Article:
How to Motivate Yourself to Exercise

woman in sportswear kneeling on yellow fitness mat, looking at camera and smiling in living room

What makes exercise habits stick?

Since I’ve started running the Tone Every Zone challenge, I have a survey that participants fill out at the end to give feedback.

Interestingly, what almost every single person has said – across the board – is that the program motivated them to jumpstart their exercise and get really, really consistent with their fitness habits.

Considering that exercise can feel like a chore for many, I have been intrigued by this aspect of participants’ feedback.

So what creates motivation? What makes exercise habits stick? What makes it approachable, fun, and – yes – easy?

I have broken it down into five components that you can apply to your workouts right now, to make them easier to include in your everyday life.

Motivation Tip #1: Make Home Workouts Possible

If you have a gym membership like I do, I’m not saying that you should work out at home exclusively. But you should make it at least possible that you could work out at home.

When the Tone Every Zone challenge starts, participants have a week to gather the equipment for the workouts. I provide Amazon links and specific weight recommendations, and then all of the workouts can be done either at the gym or at home.

As B.J. Fogg, Stanford habits researcher and founder of Tiny Habits, says:

Too often behavior change programs match people with a behavior they don’t want to do (“You should eat kale”). That approach doesn’t work. Or people are matched with a behavior they cannot do (“Hey, walk at work an hour each day”). That doesn’t work either. In our research so far, we have found the best matches are always behaviors that the person (1) wants to do and (2) can do. Both matter.”

In other words, it’s very important that you can follow through on your intentions. If you’ve got a busy lifestyle, restricting your workouts to the gym may be unrealistic – it may make it too difficult to follow through consistently… especially if you don’t like the gym, as Fogg would point out.

Motivation Tip #2: Lower the Bar

As one of my program participants said this month about what she’d learned: “I don’t need to workout in a gym for over an hour to get in exercise and feel great about my day.”

While relaxed, 60+ minute workout sessions can be fun if you enjoy exercise, that time frame may be too rigorous for the average workday, resulting in lots of missed workouts. By shortening the timeline down to 20 minutes a day, many of the Tone Every Zone participants found that they could exercise far more frequently and consistently.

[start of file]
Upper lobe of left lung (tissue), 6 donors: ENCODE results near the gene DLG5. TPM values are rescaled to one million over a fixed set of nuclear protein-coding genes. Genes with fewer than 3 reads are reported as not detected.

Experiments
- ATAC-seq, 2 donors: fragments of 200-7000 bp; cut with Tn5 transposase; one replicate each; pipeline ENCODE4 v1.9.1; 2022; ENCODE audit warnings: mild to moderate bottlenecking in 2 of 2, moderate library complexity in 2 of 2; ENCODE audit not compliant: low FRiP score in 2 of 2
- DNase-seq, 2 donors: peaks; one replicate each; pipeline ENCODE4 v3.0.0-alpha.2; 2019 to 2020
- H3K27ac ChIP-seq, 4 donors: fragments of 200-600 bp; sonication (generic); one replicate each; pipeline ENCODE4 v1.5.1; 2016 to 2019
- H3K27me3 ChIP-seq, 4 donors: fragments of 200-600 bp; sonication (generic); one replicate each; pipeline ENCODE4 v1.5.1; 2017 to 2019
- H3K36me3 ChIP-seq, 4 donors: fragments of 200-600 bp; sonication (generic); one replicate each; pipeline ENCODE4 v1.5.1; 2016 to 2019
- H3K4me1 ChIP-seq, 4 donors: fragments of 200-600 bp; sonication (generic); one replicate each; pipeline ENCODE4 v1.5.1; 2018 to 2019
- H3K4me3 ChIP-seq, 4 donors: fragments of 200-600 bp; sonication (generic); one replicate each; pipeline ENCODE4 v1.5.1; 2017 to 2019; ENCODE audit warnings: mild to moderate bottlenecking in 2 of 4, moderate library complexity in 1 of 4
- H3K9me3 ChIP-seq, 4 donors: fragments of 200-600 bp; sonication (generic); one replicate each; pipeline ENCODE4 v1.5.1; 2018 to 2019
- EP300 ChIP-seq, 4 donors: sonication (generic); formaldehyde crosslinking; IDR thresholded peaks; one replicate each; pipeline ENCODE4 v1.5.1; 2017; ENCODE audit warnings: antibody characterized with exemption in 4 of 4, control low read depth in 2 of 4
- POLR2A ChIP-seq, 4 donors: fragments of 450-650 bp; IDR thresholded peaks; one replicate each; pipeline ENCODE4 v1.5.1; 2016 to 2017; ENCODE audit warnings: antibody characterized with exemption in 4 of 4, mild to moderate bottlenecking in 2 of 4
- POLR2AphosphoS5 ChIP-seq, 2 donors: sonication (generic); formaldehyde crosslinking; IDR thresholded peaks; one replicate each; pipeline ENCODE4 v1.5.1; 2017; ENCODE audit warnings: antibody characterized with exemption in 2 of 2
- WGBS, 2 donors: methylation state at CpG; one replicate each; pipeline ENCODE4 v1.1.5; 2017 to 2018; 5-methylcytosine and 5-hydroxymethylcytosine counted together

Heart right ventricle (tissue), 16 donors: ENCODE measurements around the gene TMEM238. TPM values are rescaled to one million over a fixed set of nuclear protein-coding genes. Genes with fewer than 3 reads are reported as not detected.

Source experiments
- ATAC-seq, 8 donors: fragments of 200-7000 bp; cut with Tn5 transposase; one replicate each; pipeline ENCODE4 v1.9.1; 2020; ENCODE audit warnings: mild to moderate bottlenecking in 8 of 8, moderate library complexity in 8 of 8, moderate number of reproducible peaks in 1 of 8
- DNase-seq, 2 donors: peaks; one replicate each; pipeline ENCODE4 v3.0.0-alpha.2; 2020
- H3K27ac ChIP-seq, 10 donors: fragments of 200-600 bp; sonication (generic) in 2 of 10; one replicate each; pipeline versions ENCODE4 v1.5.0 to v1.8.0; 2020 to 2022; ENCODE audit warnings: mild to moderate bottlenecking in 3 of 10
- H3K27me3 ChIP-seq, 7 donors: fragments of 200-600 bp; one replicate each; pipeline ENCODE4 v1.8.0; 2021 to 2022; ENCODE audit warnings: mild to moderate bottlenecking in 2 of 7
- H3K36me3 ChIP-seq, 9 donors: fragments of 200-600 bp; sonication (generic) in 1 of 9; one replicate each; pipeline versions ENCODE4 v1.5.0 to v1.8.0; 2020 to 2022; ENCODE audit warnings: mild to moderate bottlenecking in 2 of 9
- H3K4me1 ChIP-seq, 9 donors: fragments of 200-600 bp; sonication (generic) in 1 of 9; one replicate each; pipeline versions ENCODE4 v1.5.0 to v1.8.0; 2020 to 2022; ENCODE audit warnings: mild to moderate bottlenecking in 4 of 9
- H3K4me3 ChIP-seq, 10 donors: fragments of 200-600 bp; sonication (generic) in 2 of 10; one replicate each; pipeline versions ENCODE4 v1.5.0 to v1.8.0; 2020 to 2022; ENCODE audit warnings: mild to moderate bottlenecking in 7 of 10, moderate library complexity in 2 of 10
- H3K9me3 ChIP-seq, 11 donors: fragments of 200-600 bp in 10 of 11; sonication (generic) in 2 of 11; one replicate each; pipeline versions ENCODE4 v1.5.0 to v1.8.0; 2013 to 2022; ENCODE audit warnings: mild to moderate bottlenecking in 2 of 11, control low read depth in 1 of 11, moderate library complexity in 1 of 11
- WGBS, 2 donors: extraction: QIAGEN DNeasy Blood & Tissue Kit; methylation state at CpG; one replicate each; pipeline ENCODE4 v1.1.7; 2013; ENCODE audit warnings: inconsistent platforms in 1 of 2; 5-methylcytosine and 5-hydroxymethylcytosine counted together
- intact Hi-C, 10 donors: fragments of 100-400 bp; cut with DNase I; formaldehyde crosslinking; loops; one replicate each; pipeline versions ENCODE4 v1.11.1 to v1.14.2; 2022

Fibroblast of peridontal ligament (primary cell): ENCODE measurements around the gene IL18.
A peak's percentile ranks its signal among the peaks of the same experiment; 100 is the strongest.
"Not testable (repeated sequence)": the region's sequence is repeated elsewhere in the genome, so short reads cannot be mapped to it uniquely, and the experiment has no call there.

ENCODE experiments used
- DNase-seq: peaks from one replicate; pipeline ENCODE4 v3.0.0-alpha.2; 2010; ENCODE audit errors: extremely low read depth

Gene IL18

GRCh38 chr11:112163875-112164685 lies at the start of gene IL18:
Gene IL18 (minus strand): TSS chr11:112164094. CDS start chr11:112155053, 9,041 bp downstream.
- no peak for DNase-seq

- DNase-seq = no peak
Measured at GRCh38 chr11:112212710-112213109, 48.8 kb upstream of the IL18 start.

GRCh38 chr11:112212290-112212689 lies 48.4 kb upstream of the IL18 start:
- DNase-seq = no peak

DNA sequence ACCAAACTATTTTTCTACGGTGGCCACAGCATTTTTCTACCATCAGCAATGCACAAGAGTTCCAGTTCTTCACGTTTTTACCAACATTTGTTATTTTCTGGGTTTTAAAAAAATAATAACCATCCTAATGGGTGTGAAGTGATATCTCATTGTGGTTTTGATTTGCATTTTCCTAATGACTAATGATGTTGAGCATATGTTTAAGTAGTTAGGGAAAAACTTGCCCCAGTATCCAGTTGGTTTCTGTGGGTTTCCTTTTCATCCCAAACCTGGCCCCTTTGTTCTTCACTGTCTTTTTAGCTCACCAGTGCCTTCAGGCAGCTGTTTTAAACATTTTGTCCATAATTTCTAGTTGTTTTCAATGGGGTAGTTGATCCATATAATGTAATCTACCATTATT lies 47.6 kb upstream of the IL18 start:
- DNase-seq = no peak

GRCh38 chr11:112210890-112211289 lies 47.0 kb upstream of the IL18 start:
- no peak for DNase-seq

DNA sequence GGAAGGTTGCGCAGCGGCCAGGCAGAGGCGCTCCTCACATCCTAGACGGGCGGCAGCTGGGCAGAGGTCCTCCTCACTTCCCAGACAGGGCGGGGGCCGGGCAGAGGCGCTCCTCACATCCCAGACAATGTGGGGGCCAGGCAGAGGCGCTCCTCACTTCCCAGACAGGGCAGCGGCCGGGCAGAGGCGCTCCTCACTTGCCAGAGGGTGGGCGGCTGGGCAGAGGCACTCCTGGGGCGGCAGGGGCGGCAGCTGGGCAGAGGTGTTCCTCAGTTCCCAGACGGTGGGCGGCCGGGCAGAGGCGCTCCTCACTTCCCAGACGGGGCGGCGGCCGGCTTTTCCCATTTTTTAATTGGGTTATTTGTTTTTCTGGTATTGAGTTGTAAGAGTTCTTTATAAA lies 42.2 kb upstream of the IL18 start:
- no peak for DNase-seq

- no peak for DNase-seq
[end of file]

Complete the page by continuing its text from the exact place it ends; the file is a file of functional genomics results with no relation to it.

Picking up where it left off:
Relax your standards for what you consider to be a “workout,” and you’ll find that you can get in a lot more volume over the course of a week. These small workouts do add up.

One of my most successful remote coaching clients at the moment does four strength training sessions per week (only lasting about 30-45 minutes), but she also has an elliptical at home and she hops on as often as she can. Sometimes, these elliptical sessions are as short as 15 minutes. But by leveraging these tiny little exercise opportunities, she’s adding up hundreds of minutes per week total.

Motivation Tip #3: Make “When… Then” Rules

My most successful participants in the Tone Every Zone challenge have what I call “When… Then” rules.

A “When… Then” rule can sound like this:

“I just decided that when I get home from work, as soon as I enter the door, move the coffee table to the side and start the workout right away!” This is a quote from Amy, the winner of the Tone Every Zone Challenge (you can read her story here!).

When Amy gets home from work, then she pushes her coffee table to the side to clear the living room floor – and then she works out!

Another example of a “When… Then” rule sounds like this:

“My routine is to work out every morning before I go to work. That doesn’t change when I travel on the road, unless I have to have a super early flight or drive.” This quote is from Kate, who completed the Tone Every Zone challenge last month (you can read her story here!).